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“Micro” practice stacks are nothing new, but have often been considered more of a novelty rather than versatile tools for tone. Though some companies have taken micro stacks to new levels with tube circuits, ported cabs, and volume attenuation to help inject better tone into the concept, the additions usually come at a price—oftentimes costing just as much as a nice combo. Ampeg’s Micro-VR—complete with classic SVT appointments and a slew of toneshaping options—has been a popular choice for bassists looking for a more portable rig, but it’s still a little out of the price range that many players are willing to pay for such a rig. Their new Micro-CL Stack reviewed here, however, has a simpler feature set, applies a more modern SVT look, and boasts a very attractive price tag that’s targeted towards the budget-conscious bassist.
Have Bass, Will Travel
The Micro-CL is a seriously cool-looking rig, especially to those who stand in awe of its behemoth cousin, the Ampeg SVT-CL and matching 8x10 cabinet. Yet apart from the distinctive black vinyl covering, metal corners, and white piping, the Micro-CL head and 2x10 cabinet are unique little beasts.
As expected, the head is pretty lightweight and small. At just about 14 pounds, it’s a breeze to carry around. And the amp’s adorable matching cab is just as lightweight and portable, clocking in at 33 pounds on a shipping scale. It’s loaded with a pair of 50-watt, 10" Ampeg LF drivers for 100 watts of total handling capacity at 8 Ω.
A 100-watt solid-state power section dishes out the signal generated by the amp’s solid-state preamp, which is shaped by a simple 3-band EQ and a single master volume control. There are separate inputs for passive and active basses, along with an 1/8" auxiliary input for plugging in an MP3 or CD player, and an 1/8" headphone jack located next to the power switch. On the back panel, a series effects loop with an unbalanced line out completes the amp’s simple set of features.
Don’t be fooled by the Micro-CL’s tiny stature. This is one seriously powerful amplifier that I really had absolutely no expectation to be so. In fact, at higher volumes the amp’s generous output level sometimes strained the matching cabinet and even gave some of the larger bass cabs in my practice space a serious workout.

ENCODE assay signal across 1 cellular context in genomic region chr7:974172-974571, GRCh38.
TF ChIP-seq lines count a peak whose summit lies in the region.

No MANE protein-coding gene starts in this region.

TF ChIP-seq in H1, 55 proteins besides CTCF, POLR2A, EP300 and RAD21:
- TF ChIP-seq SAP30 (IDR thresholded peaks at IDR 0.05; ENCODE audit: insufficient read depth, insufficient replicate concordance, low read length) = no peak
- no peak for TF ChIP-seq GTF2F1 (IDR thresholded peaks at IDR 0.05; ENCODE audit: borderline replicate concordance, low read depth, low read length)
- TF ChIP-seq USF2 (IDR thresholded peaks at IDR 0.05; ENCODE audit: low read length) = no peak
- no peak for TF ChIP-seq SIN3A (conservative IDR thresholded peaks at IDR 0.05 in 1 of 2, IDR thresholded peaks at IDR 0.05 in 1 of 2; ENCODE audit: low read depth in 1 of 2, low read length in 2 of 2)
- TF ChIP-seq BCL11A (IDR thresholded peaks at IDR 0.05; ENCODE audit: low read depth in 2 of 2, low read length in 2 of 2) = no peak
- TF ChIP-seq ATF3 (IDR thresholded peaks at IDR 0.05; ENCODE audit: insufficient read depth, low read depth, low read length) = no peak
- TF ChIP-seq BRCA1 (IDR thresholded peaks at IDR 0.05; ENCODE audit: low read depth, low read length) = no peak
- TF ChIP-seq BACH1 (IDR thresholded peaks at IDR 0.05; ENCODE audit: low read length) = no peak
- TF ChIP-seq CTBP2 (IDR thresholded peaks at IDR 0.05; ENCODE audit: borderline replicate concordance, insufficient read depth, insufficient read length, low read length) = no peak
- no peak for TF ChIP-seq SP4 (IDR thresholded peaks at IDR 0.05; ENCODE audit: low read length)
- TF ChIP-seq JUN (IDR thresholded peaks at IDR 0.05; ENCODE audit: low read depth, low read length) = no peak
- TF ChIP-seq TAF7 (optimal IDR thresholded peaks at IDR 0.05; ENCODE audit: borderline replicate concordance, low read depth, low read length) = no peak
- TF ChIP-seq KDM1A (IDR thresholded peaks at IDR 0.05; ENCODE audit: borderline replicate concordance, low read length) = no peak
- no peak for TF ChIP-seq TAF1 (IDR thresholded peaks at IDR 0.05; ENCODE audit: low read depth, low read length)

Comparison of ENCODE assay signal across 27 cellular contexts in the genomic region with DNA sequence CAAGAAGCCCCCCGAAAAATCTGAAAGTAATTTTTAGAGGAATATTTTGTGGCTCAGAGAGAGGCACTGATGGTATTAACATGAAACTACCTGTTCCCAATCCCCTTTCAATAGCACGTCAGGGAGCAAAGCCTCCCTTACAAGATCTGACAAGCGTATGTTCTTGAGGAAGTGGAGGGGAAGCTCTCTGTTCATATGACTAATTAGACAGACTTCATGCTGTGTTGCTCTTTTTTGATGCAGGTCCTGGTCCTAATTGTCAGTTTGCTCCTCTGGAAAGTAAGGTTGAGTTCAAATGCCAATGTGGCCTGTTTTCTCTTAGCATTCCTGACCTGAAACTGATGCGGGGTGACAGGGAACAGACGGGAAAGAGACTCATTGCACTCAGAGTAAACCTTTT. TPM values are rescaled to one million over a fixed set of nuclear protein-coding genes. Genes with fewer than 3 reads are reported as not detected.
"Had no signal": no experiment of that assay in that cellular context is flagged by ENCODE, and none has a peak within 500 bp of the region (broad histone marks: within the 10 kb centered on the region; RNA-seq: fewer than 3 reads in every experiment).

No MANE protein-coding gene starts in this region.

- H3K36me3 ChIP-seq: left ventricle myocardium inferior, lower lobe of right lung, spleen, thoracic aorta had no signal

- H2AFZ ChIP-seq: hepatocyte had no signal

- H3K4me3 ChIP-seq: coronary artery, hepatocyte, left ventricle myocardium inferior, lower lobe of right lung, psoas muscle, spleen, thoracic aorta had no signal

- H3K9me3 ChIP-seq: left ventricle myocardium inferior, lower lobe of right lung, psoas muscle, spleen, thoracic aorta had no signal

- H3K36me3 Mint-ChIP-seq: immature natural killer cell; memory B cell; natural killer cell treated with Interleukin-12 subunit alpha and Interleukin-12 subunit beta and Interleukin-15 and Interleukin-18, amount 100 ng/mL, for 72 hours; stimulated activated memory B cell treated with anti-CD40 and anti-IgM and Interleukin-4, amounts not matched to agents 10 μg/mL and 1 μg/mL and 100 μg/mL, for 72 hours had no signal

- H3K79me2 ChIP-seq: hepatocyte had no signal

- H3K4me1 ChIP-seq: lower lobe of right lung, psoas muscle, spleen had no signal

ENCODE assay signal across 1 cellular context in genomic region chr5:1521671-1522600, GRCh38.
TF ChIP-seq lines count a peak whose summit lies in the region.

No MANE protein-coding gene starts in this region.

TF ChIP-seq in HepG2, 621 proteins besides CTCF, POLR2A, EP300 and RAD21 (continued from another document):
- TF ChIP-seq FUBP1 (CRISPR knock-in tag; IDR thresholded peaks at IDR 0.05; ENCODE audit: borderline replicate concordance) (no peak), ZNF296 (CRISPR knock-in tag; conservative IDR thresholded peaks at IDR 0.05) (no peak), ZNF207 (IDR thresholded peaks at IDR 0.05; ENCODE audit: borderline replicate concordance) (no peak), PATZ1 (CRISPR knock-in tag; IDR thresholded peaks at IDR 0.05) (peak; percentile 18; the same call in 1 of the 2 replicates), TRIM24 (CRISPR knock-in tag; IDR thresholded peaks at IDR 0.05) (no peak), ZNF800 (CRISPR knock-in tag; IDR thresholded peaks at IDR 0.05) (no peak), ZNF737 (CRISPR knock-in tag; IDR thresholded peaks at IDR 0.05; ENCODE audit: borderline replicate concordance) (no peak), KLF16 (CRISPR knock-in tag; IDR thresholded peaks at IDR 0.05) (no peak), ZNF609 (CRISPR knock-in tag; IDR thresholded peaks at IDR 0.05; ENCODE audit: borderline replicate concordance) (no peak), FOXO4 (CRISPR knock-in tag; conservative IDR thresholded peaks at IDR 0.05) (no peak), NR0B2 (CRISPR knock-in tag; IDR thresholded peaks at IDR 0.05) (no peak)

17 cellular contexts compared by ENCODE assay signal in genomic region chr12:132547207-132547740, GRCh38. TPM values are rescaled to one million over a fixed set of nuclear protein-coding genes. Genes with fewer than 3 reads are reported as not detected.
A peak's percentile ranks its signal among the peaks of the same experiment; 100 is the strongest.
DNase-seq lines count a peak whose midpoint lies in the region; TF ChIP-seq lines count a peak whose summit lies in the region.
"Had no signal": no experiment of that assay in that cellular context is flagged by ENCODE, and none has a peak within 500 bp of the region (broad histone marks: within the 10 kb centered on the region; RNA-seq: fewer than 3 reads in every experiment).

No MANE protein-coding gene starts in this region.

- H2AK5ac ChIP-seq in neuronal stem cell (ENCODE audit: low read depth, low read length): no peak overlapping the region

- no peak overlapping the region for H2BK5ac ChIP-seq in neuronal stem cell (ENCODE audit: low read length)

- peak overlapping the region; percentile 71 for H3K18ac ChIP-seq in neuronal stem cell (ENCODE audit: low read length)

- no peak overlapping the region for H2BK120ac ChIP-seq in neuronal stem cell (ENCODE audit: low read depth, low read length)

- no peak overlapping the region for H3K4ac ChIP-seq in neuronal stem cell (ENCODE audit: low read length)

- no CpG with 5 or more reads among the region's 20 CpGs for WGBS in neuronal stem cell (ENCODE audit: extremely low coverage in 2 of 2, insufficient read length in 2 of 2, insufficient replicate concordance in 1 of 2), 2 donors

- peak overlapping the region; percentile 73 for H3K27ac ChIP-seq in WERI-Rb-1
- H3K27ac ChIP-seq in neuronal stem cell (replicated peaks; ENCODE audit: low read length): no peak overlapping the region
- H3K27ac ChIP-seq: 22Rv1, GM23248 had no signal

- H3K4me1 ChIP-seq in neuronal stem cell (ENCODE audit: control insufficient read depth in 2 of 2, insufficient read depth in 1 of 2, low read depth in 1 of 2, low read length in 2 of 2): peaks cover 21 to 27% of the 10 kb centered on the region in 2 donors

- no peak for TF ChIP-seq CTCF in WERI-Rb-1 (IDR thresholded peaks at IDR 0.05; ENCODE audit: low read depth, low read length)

After plugging in a 1987 USA Kramer Striker bass, I turned up the volume to around 9 o’clock, set the EQ controls to noon, and delved into some simple, blues-based riffs. I immediately did a double take after plucking the first note. Not only was there plenty of volume for bedroom playing, but the tone also filled the room in a surprisingly 3-D way. There was plenty of thump available for most R&B and jazz styles, along with some rockin’ Geddy Lee meets Lemmy Kilmister mid-heavy tones for more in-your-face playing.
Most of the tones were pretty easy to dial up from the amp’s EQ section, and a simple change from the Kramer’s J-style pickup to its P-style pickup took the amp into completely new territory. I found the level of response from the Micro-CL to be pretty astonishing too. Rounding off the edges of the tone and blooming the mids when I played with my fingers, the amp delivered real snarl when a plectrum came into play.
So, the Micro-CL gets pretty exceptional tone at low volumes, but how does it hold up when pushing it to band practice levels? Extremely well, as a matter of fact, provided you don’t count on the matching cabinet to handle the larger amounts of juice needed for loud practice sessions. There was a noticeable level of speaker distortion coming from the cab once I moved the volume past the 11 o’clock range, and pulling down the bass and midrange controls really didn’t alleviate matters much. I was pretty curious to find out just how far I could push the head, so I moved it over to a vintage Ampeg Isovent 2x10 and 2x15 combo cab.
I understand the stack was obviously designed for playing in bedrooms and smaller, intimate gigs, but I found the head to be capable of filling larger rooms with rumbling bass and great clarity when needed—just by pairing it with a meatier cab. The amp roared with a nice, rounded high end that was perfect for slap-and-pop techniques, and bringing more bass in filled my large practice space with a hearty dose of subs. Since there was more handling capacity with the Isovent cab, I noticed a slightly raw edge on the midrange frequencies, but it wasn’t unpleasant enough for it to be a major knock on the amp’s tone. Moreover, I was just blown away by the fact that such a small amp packed enough juice to be heard over a drummer and push enough air for bar gigs.
The Micro-CL Stack is not just a great rig for bedroom jamming and smaller gigs, the amp is also a great choice for full band jam sessions and bigger gigs when hooked up to a cab that can handle larger amounts of volume. For the price, this package is a sweet setup for multiple applications, be it laying down scratch tracks quickly, fleshing out song ideas, or learning new tunes on the fly.